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Like her mother, who had worked as a nurse in a factory, my mother found her calling in caring for others. Between raising my sisters and me, she taught special education, ran a women’s crisis hotline, volunteered at the state prison to teach reading, worked at the YMCA—and that’s just what I can remember before I left for college. I fondly remember trailing behind her as we walked through the neighborhoods of Marion, Indiana, as she knocked on doors to convince factory workers to vote for George McGovern. I have memories of her kneeling beside old wooden desks encouraging her students at Crispus Attucks High School in Indianapolis. And though vague, I have this image of her at a YMCA picnic, surrounded by children vying for her attention—children with twisted bodies, bottle-thick glasses, leaning on metal crutches with braces on their legs. As a boy of seven, though I didn’t understand the emotions of jealousy and fear I felt toward these disabled children, I did learn that my mother was more than just my mother.
Six years ago, I left Chicago to care for my mother who, after several years of decline from Alzheimer’s, appeared to be nearing the end of her life. Despite the looming danger of COVID-19, I am still here and so is she.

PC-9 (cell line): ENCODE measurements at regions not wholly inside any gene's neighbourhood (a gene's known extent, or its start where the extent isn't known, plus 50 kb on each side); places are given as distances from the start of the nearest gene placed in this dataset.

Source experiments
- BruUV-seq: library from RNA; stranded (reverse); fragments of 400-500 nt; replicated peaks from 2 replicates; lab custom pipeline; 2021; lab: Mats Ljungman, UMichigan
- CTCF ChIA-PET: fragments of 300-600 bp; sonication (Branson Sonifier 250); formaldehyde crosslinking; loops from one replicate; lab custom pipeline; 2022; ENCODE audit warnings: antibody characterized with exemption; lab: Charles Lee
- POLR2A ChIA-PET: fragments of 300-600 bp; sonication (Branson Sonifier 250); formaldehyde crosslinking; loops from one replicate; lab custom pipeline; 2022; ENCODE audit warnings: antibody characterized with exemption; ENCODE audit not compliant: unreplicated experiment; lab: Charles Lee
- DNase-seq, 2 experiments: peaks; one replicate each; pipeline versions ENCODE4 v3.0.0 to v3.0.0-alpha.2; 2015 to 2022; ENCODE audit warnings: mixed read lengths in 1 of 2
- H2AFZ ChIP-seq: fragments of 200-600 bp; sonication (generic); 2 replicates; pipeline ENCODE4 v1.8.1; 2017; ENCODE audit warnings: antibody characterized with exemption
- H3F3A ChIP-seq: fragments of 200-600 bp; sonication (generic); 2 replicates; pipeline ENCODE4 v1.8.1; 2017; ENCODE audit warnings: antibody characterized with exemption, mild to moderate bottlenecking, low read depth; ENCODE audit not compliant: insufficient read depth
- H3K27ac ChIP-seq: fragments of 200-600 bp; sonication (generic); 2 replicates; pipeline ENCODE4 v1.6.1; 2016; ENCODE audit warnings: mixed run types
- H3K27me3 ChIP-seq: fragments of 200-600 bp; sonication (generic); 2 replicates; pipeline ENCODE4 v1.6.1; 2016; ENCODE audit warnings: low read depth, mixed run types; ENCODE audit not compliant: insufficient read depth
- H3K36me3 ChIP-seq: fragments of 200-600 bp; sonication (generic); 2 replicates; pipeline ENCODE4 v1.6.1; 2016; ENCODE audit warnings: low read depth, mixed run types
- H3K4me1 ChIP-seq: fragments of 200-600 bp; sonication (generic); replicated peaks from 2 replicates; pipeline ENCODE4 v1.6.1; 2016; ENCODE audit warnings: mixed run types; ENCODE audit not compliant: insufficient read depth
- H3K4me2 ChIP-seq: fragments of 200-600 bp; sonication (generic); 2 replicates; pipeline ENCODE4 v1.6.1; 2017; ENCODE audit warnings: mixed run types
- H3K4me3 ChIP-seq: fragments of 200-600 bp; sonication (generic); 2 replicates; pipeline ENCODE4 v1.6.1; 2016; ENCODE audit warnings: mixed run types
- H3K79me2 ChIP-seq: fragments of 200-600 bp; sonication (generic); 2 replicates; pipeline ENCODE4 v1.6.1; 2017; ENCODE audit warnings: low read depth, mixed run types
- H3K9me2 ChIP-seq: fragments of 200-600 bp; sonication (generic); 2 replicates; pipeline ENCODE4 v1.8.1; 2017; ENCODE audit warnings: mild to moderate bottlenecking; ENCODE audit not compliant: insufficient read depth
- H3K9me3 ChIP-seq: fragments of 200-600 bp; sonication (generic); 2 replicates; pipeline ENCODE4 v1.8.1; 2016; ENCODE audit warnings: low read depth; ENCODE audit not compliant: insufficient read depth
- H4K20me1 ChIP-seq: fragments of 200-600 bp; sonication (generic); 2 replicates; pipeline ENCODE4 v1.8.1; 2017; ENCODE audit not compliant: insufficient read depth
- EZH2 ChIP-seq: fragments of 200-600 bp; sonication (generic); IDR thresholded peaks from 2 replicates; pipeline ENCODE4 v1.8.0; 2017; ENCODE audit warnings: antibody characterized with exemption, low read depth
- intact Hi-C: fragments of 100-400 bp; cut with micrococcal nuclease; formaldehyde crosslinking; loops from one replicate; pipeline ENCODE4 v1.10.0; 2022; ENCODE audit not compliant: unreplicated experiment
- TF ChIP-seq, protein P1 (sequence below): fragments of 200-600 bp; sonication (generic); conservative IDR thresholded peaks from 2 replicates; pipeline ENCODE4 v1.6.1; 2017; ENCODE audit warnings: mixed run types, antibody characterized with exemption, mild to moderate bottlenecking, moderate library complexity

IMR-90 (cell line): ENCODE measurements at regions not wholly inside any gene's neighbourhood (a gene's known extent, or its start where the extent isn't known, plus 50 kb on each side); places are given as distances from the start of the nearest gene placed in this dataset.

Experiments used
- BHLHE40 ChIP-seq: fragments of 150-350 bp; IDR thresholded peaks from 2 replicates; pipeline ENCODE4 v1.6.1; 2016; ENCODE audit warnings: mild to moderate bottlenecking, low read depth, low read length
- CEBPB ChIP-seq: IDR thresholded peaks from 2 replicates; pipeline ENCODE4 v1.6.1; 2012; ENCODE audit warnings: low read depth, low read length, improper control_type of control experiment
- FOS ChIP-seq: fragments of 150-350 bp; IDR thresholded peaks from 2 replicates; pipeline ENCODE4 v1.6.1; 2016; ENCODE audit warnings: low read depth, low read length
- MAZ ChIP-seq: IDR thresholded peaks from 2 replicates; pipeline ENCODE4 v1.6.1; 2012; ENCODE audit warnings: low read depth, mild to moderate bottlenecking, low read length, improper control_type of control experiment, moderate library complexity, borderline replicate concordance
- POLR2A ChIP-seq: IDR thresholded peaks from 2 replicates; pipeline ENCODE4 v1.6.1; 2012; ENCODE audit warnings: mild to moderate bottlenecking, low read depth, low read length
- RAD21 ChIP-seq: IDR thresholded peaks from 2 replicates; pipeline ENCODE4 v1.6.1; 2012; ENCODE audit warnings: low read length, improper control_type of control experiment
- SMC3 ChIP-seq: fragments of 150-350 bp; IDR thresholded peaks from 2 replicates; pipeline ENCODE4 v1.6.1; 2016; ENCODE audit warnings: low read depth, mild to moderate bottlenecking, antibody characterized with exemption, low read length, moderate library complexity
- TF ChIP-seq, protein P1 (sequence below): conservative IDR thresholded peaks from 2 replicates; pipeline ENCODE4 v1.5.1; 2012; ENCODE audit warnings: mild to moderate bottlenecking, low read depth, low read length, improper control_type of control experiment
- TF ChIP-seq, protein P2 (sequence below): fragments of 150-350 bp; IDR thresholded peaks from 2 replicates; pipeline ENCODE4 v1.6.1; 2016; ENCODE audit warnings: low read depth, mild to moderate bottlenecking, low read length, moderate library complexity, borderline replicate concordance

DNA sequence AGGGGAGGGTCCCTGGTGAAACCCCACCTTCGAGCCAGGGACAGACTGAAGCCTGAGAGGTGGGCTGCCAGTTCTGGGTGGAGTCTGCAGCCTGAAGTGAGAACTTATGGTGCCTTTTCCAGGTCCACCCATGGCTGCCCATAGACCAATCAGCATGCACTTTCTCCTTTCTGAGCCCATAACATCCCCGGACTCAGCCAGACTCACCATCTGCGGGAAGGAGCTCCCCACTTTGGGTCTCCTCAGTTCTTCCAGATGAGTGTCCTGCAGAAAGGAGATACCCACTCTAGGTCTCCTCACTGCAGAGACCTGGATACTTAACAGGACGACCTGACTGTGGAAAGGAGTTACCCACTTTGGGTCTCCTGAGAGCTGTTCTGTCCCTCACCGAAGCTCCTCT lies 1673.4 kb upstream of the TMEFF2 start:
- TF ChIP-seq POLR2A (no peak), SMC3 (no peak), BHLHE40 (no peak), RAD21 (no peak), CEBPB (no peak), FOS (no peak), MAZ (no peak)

I tell these stories to my mother’s caregivers now, wanting them to see who my mother was, who she still is, despite her diseased brain, her atrophied body, lying in the hospice bed, knees folded to her waist, her hands in a palsy as she reaches for something to touch to make what connection she still can to the sensate world. I tell these stories to remind myself where I came from, and why I am here beside her bed.
Six years ago, I left my apartment in Chicago to help with the care of my mother who, after several years of cognitive decline from Alzheimer’s, appeared to be nearing the end of her life. What I believed would be a summer became six months, then a year, then two, then three. She went on and off hospice care three times, until—when she began to lose weight after catching flu along with half the residents in her care home—my sisters and I decided to bring her home, sure her last days were imminent. Two and a half years later, and despite the looming danger of the COVID-19 global pandemic, I am still here and so is she.
Day and night, I make my circuit, around and around the small brick ranch house where I grew up forty years ago, to my mother’s hospital bed by the fireplace in the family room. I bring the cups of cranberry juice, the tomato soup, the ice cream. I serve the applesauce with the crushed pills that keep her bowels moving, her pain mild, her anxiety low. I change her briefs, roll her from side to side, and let her hold my hand until finger by finger I slowly free myself, turn out the light, and stagger back to bed.
Alzheimer’s has compromised her ability to experience and respond to the living world, as her brain cells have become mired in a coat of gooey plaque. It’s a heartbreaking disease, strapping into wheelchairs those who once hiked long distances, locking the independent into “memory care” units, and turning the faces of loved ones into feared strangers.